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Can I say,

(a) His stall is opened / open every every morning.

(b) The cars stopped at the traffic light.

(c) The beekeeper is collecting from the honey combs.

(d) During the day time, they go swimming.

(e) When she reached the seaside, she saw many activities such as (a) volleyball match and (a) swimming contest. She joined the team and won the match.

(f) When they reached, they saw many children playing on the seaside.

(g) Last school holidays, they go / played parasailing.

Last school holidays, they planned for a picnic.

(h) The waiter is serving the food to the customers.
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Comments  (Page 3) 
The store is closed/close 5 hours a day.

'closed' is both an adjective which has the opposite meaning of open and a passive verb, am I right?
New2grammarThe store is closed/close 5 hours a day.

'closed' is both an adjective which has the opposite meaning of open and a passive verb, am I right?

Hi New2,

You are correct. What has been discussed here about "open" applies to "close" as well.

I went to the post office to send a package only to find out the branch has been closed for remodeling since last month.
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Hi N2G

No, that is not correct.

You can only say "The store is closed 5 hours a day." and the word 'closed' is an adjective in that sentence. It is definitely not used as a verb in the passive voice.
.
Goodman
New2grammarThe store is closed/close 5 hours a day.

'closed' is both an adjective which has the opposite meaning of open and a passive verb, am I right?
Hi New2,

You are correct. What has been discussed here about "open" applies to "close" as well.

I went to the post office to send a package only to find out the branch has been closed for remodeling since last month.
Sorry, Goodman, but your post is very misleading, IMO.

The word 'close' when used as an adjective means the same thing as the adjective 'near'.
The word 'open' when used as an adjective is the opposite of the adjective 'closed'.
.
.
New2grammar
The store is closed/close 5 hours a day.

'closed' is both an adjective which has the opposite meaning of open and a passive verb, am I right?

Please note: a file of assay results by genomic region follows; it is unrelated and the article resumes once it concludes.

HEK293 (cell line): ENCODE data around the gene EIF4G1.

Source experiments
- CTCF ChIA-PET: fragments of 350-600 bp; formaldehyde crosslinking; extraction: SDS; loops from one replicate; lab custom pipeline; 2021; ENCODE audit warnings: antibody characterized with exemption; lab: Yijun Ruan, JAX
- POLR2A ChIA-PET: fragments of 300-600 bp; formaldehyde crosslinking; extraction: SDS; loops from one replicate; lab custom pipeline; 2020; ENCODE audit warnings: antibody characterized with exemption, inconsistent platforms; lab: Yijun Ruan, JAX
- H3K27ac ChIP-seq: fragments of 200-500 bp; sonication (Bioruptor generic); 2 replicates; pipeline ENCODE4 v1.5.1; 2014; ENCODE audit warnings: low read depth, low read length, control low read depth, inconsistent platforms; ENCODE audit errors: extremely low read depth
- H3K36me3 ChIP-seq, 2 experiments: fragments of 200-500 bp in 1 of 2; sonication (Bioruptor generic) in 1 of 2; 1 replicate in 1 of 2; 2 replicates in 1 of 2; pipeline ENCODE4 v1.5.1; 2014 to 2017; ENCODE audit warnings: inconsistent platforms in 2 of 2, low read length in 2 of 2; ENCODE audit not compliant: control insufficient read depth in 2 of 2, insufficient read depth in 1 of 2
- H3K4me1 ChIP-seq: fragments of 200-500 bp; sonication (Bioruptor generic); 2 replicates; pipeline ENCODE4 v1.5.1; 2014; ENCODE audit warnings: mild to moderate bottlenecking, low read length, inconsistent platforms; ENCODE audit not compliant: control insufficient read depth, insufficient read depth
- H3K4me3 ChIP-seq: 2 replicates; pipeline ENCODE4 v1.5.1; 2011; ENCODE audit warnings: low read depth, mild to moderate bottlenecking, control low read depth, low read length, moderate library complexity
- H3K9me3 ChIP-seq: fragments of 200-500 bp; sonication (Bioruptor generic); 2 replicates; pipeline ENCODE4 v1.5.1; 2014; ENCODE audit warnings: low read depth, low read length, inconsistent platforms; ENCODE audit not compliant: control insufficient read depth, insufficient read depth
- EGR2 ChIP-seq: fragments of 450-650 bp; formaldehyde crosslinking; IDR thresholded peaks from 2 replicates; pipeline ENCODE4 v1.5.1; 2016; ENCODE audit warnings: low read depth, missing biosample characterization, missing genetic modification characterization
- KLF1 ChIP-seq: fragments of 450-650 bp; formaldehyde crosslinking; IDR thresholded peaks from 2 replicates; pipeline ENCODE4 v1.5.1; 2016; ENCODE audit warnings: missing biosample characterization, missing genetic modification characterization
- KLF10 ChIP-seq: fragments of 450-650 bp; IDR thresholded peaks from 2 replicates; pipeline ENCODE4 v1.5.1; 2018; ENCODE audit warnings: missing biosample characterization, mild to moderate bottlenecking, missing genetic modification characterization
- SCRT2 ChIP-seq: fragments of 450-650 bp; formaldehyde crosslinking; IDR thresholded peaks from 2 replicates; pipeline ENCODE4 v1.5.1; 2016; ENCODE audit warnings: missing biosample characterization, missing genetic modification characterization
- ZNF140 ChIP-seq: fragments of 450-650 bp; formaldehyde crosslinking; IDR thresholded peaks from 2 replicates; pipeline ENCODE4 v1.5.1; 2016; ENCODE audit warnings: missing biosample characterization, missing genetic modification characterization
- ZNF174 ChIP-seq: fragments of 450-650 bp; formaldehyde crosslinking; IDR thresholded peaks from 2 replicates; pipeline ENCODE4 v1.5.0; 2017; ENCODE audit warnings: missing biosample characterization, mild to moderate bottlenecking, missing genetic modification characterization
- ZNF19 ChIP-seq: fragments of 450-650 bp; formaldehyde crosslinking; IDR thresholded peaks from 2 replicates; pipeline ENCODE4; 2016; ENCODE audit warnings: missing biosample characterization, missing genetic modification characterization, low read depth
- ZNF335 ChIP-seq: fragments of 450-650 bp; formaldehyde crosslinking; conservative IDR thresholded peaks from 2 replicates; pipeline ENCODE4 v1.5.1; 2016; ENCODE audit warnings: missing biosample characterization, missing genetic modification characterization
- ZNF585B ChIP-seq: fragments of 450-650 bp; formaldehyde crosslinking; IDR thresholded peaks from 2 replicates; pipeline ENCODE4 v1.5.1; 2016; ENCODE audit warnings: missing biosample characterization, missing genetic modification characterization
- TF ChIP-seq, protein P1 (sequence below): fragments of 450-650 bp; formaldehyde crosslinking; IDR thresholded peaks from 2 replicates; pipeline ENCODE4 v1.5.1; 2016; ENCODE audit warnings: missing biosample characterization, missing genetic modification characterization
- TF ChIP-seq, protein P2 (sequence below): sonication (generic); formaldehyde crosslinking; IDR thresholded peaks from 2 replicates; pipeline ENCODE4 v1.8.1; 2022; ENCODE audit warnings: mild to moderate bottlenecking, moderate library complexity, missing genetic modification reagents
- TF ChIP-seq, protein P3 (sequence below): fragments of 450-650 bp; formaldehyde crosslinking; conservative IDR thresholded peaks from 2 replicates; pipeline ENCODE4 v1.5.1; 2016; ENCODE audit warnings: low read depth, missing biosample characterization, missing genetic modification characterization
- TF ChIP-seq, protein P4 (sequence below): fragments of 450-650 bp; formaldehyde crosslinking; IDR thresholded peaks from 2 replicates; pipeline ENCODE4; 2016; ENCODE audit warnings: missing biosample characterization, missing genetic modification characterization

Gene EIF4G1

The store is closed/close 5 hours a day. ('close' means 'near')

7-eleven is always close (meaning 'near'), but never closed. (meaning 'always open'.)

'closed' is both an adjective which has the opposite meaning of open and a passive verb, am I right? You're right.

The store is closed today.

It was open (not 'opened') yesterday.

The store is closed today, but it was open yesterday.

The other store was closed yesterday, but it is open today.

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Hi YL

Those are good examples.
Thanks everyone! It's crystal clear Emotion: smile
You are right. Sorry, I goofed ! “Closed” and “Close” are not comparable to “opened” and “open”. I stand corrected and retracted my statement. I must have a mind lapse when I wrote the post.
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Further examples:

Because we're having a big clearance sale, we opened our store two hours earlier than usual yesterday.
(opened is a verb: simple past tense of the verb open in the active voice)

The store was opened at 7:00 a.m. yesterday -- in other words, they unlocked their doors two hours earlier than usual.
(was opened is the simple past tense of the verb open in the passive voice)

The store was open until midnight.
(open is an adjective. It describes a state.)

At midnight we closed the store.
(closed is a verb: simple past tense, active voice)

They wanted to go shopping at 12:30 a.m., but the store was closed.
(closed is an adjective. It describes a state.)

The store was closed at midnight.
(In this sentence it is not clear whether the word closed is intended to be part of the passive form of the verb close, or whether the word closed is intended only as a description of the state that existed at midnight.)
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